General Sep 16, 2022 | 7:17 PMby Tarjei Svensen

Firouzja eyes St Louis hat-trick as Nepo is stopped

Teenage sensation Alireza Firouzja has already won two events in St Louis. Having taken over the lead on Day 2 of the Champions Showdown: Chess 9LX along with Shakhriyar Mamedyarov, the 19-year-old could complete an incredible hat-trick of victories.

Alireza Firouzja can't stop winning on his St. Louis debut | photo: Lennart Ootes, Grand Chess Tour

Leader Ian Nepomniachtchi seemed unstoppable when he followed up a perfect Day 1 in St Louis by defeating Fabiano Caruana in the first game of the day, taking his winning streak to 4. However, he then went on to lose his next two games against the new leaders.

Shakhriyar Mamedyarov (3/3) and Alireza Firouzja (2.5/3) had a great day, taking over the lead on Day 2 of the Fischer Random event. Both defeated previous leader Nepomniachtchi.

Mamedyarov and Firouzja are tied for the lead after 6 rounds. The remaining three rounds take place today | source: St Louis Chess Club

The duo now share the lead in an event filled with excitement and drama thanks to the twist of unfamiliar positions being drawn before the start of the games.

The event will continue today at 21.00 CEST with Rounds 7-9. You can watch all the Chess 9LX games here on chess24.

Firouzja is on fire these days, having secured his first Grand Chess Tour trophy last week by winning the rapid & blitz event and the Sinquefield Cup. Winning the Chess 9LX tournament would complete an incredible hat-trick of events that would make even Magnus Carlsen proud.

While other players use their 15 minutes before the game to analyze the starting position together in front of the board, Firouzja sits on his own just looking at the printed paper with the position.

"I don't think it's important, it's very complicated. Even if they sit for 40 minutes they cannot find the best moves... the chess that we're playing we are analyzing for 1000 years & it's not even clear what to do!" he said, calling it "a bit strange" to analyze the position with a competitor.

It must have been a memorable experience for the youngest player of the event to face the legend, 40 years older Garry Kasparov, in Round 4. The 13th World Champion was able to get several playable positions on Day 1, but struggled on Day 2 and is yet to get off the mark.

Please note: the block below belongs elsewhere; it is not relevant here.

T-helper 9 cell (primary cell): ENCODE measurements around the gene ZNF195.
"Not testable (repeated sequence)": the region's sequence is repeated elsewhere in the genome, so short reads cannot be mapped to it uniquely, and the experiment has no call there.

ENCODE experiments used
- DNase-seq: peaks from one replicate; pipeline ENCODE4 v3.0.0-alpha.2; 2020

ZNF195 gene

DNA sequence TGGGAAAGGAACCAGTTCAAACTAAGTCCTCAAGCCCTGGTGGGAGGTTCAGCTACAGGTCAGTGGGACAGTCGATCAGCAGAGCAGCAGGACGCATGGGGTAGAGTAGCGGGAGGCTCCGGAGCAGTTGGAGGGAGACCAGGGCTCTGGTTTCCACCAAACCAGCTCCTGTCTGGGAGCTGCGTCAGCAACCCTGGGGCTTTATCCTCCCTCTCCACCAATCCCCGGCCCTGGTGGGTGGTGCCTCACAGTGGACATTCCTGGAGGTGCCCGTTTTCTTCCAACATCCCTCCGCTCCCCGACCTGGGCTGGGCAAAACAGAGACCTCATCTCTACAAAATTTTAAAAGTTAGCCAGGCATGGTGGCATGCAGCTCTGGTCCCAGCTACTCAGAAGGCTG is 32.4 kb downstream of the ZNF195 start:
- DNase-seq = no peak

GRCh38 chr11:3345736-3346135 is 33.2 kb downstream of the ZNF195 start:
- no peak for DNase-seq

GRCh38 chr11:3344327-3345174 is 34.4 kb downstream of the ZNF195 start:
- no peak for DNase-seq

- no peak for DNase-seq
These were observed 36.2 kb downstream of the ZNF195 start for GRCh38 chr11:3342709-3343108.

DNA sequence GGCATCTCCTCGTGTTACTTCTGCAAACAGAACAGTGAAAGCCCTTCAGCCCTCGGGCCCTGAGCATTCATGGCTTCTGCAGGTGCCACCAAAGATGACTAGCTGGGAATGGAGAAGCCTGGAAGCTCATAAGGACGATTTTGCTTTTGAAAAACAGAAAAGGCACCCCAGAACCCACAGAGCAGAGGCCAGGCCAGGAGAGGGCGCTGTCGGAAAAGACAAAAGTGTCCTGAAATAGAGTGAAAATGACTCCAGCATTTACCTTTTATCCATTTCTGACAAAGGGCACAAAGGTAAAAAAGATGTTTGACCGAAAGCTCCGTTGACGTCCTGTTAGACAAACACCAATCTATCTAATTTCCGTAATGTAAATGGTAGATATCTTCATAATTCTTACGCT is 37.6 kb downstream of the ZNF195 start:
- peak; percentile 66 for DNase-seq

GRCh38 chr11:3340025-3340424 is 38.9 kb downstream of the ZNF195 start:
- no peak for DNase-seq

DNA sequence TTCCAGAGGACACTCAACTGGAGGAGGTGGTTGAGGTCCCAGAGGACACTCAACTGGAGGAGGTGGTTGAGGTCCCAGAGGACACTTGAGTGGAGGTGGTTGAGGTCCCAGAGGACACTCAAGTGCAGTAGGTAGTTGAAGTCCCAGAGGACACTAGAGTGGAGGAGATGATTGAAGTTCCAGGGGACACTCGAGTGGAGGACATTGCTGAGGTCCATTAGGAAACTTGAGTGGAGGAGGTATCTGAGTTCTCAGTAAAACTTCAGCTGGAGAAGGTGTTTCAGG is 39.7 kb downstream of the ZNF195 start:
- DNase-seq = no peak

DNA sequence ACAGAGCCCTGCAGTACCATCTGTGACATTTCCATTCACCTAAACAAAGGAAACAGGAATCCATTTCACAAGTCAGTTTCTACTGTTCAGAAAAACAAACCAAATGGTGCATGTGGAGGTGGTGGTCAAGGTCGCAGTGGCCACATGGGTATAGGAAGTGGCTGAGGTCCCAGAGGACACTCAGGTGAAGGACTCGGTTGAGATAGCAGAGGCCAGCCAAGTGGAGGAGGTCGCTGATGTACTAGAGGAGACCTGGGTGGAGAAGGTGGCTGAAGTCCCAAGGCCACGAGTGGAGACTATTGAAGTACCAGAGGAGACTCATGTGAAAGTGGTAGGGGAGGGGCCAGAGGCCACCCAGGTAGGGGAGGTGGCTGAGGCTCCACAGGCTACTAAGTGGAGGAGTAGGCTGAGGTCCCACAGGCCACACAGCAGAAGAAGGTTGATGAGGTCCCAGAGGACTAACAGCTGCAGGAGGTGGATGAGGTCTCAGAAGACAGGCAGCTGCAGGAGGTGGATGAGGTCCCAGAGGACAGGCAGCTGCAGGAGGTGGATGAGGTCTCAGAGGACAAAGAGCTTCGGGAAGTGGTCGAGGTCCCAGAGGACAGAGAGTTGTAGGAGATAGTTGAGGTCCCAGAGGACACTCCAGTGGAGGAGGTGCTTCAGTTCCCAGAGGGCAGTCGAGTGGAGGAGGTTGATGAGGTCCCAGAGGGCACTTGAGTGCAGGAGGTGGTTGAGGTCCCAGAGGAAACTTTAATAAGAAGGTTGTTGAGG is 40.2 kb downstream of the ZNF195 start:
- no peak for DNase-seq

Alireza Firouzja and Garry Kasparov discuss their game | photo: Lennart Ootes, Grand Chess Tour

Against Firouzja, it seemed as though Kasparov had drawing chances, until a few moves before resignation.

29...Qe4! 30.Kh2? The position is already difficult for White, but 30.Qd7 would put up some more resistance. 30...Qe2! Material starts to fall 31.Qd4 Rf8 32.Kg2 Qxb2 Kasparov decided he didn't want to prolong the suffering 0-1

The rook endgame Firouzja had against Nepomniachtchi seemed equal for a while, until a decisive mistake by Nepo ruined his drawing chances.

36...Kg8?? 36...Ke8! is the defence, as Black can respond to Ke3 by Re5, followed by Re7, which leads to a drawn endgame. Now Black gets time to activate the king and maintain mating threats. 37.Ke3 a6 38.Kd4 Rc5 39.Rb7 Kf8 40.Rxb6 Everything falls apart. Rxf5 41.Rxa6 Rg5 42.Re6 1-0

Shakhriyar Mamedyarov had a mediocre Day 1 scoring 1.5/3, but climbed to the top after a perfect Day 2.

"Normally in classical chess I just try to play interesting chess and get interesting positions from the opening, but now it's interesting from move 1!" the Azerbajani said about the chess variant.

Shakhriyar Mamedyarov completed a perfect day, scoring 3/3 | photo: Lennart Ootes, St Louis Chess Club

His meeting with reigning Chess960 World Champion Wesley So became a chaotic one, with both players missing decisive blows.

31...Rd7?? 32.Rd3?? 32.c6! would trap the queen after bxc6 33.bxc6 Rde7 34.Nc5 followed by Rd3. 32...Ne3! A double threat against the rook and queen. 0-1

Shakhriyar Mamedyarov in a good mood during analysis with Ian Nepomniachtchi and Leinier Dominguez | photo: Lennart Ootes, St Louis Chess Club

Mamedyarov needed only 22 moves to beat Garry Kasparov, and 25 moves to take down Nepomniachtchi with Black, maintaining a perfect score on Day 2.

Kasparov isn't the only player struggling in St Louis. Peter Svidler has been the unofficial Chess960 World Champion, winning tournaments and matches in Mainz, Germany in 2002-2005. Now more of a commentator than a player, the 46-year-old only has 1.5/6.

A disappointing event in St. Louis for Russian legend Peter Svidler | photo: Lennart Ootes, St Louis Chess Club

In Round 5 against Hikaru Nakamura, he never got out of the blocks.

24.Rxh6! 1-0

The Champions Showdown: Chess 9LX tournament is one of the few over-the-board tournaments played with the popular chess variant.

This year's event can serve as a prelude to the official World Championship which takes place in Iceland in October, with Magnus Carlsen and reigning champion Wesley So confirmed. Online qualifiers are still ongoing.

The Chess 9LX tournament has a prize fund of $150,000, with the winner cashing in $37,500.

The last three rounds take place today from 21.00 CEST. You can watch them here on chess24.

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